HLS and the Road to Marriage Equality

The Caspersen Room in the Harvard Law School Library is currently displaying an exhibit documenting the involvement of HLS students, faculty and alumni in the long road to marriage equality.

 

Alpha, Beta, Zeega

Alpha, Beta, Zeega

Zeega is a Harvard Library Lab project that revolutionizes interactive storytelling by allowing users to harness text, images and audio from the Web. 

 

Portraits of a Vanished Indian Life

Portraits of a Vanished Indian Life

Two photo albums at Harvard's Tozzer Library contain more than one thousand rare images of 19th century Native Americans.

 

A Tuned-In Savior

A Tuned-In Savior

Harvard graduate student Rachel Vandagriff "discovered" a treasure trove of materials related to new music champion Paul Fromm and created an exhibit at Loeb Music Library.

 

Biodiversity Heritage Library Receives Computerworld Laureate Award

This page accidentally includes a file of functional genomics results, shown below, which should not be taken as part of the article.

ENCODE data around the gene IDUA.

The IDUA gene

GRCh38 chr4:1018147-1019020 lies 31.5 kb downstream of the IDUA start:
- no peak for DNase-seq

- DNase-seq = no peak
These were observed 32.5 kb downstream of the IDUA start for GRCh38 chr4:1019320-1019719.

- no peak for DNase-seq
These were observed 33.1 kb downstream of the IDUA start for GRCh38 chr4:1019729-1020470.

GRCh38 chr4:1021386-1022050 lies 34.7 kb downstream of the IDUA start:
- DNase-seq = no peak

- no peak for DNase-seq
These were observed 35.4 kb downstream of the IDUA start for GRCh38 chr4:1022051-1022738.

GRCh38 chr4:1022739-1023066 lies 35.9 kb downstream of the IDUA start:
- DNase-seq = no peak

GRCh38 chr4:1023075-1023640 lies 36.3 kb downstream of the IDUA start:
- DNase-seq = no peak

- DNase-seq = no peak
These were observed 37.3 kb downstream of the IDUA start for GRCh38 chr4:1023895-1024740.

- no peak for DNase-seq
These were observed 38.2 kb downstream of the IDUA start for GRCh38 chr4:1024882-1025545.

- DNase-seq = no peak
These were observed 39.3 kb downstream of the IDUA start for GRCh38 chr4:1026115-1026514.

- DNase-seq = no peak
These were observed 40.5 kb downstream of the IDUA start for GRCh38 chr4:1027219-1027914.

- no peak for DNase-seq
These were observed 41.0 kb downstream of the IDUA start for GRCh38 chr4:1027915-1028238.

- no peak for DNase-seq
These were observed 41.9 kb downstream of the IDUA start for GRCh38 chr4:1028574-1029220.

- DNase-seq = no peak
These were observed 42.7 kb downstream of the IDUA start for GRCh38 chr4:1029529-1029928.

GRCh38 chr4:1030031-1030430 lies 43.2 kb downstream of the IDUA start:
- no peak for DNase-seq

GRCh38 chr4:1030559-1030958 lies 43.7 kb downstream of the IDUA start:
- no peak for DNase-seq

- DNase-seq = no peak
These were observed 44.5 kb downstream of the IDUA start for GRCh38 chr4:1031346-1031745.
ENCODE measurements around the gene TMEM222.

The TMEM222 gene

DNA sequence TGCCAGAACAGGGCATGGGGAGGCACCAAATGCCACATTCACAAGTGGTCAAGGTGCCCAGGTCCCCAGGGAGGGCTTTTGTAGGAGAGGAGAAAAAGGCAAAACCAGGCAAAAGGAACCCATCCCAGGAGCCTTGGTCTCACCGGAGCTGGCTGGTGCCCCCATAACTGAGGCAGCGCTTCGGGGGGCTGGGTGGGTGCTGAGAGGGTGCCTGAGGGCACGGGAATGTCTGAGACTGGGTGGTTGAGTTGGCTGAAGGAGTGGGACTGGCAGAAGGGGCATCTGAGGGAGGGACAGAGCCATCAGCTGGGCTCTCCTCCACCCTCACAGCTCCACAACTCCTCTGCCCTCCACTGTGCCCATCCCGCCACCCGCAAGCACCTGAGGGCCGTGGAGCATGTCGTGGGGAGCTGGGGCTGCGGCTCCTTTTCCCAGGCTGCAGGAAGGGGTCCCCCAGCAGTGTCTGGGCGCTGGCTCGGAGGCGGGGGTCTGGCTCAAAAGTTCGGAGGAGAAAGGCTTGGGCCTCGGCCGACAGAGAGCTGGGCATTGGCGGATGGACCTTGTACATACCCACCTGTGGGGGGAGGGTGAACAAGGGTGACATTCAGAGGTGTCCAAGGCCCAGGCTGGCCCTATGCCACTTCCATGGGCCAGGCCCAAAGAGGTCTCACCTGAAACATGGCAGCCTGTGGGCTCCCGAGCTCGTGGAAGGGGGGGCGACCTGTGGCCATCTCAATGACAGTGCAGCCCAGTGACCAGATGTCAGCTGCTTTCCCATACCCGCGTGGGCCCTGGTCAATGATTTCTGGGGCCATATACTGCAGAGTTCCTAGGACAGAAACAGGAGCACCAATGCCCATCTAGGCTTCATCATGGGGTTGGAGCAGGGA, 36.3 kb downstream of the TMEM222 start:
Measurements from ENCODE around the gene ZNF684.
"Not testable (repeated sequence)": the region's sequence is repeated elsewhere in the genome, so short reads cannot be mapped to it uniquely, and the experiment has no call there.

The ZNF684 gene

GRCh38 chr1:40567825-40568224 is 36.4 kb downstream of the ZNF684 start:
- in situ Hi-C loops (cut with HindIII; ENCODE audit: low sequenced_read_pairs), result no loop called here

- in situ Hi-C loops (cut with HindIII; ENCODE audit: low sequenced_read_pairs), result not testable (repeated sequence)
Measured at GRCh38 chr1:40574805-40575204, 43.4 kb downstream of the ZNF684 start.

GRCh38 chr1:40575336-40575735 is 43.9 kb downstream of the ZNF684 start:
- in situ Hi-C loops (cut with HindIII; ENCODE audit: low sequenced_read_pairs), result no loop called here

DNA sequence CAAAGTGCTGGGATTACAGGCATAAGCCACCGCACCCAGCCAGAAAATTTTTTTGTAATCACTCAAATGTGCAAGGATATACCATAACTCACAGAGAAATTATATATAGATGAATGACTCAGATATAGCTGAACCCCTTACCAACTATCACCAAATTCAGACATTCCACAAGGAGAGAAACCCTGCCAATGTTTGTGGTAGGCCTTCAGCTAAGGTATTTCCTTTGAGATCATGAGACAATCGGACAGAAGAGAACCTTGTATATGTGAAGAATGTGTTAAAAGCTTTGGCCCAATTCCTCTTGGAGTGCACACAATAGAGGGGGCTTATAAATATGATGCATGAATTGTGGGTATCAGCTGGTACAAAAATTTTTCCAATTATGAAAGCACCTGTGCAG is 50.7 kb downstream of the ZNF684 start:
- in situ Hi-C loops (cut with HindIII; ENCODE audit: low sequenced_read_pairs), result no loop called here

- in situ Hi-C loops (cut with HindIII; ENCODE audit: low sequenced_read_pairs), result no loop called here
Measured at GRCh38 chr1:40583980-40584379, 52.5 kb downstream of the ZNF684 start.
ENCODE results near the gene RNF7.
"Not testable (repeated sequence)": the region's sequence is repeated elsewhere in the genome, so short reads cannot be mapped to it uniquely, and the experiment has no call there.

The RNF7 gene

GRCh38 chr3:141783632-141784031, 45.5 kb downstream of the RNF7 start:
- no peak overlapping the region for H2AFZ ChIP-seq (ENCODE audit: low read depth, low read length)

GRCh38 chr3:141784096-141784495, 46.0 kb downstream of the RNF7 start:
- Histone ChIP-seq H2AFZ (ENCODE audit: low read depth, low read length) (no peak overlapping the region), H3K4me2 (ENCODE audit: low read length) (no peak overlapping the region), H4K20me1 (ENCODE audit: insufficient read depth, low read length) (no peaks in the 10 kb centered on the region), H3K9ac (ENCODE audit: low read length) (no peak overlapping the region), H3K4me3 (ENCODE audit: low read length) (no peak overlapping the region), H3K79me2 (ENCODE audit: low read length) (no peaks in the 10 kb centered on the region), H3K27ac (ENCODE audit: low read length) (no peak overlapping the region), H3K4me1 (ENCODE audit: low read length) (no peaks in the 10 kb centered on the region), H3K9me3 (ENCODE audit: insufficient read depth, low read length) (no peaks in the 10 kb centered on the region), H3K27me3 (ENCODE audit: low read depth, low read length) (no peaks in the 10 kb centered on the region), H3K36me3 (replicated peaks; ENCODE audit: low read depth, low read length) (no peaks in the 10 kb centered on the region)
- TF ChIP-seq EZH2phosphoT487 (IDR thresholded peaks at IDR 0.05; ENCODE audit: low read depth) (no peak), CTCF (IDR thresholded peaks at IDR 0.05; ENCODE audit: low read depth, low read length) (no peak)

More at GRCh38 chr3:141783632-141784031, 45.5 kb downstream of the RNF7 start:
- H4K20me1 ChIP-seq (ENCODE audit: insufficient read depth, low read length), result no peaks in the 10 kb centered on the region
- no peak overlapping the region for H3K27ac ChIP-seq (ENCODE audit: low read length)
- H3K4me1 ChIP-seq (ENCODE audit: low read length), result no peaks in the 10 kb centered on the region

Biodiversity Heritage Library Receives Computerworld Laureate Award

The Biodiversity Heritage Library, co-founded by Harvard's Botany Library and Ernst Mayr Library, was named a 2013 Laureate by the Computerworld Honors Program.

 

Hidden Treasures

Hidden Treasures

More than 400 glass models of marine creatures in the Library collection are so delicate that they rarely, if ever, go on public display.

 

Harvard Library Quirky Collections

Harvard Library Quirky Collections

Bathing trunks, breathable chocolate, musket balls: read about odd acquisitions in the Harvard Library collection.

 

Poetic Greetings

Poetic Greetings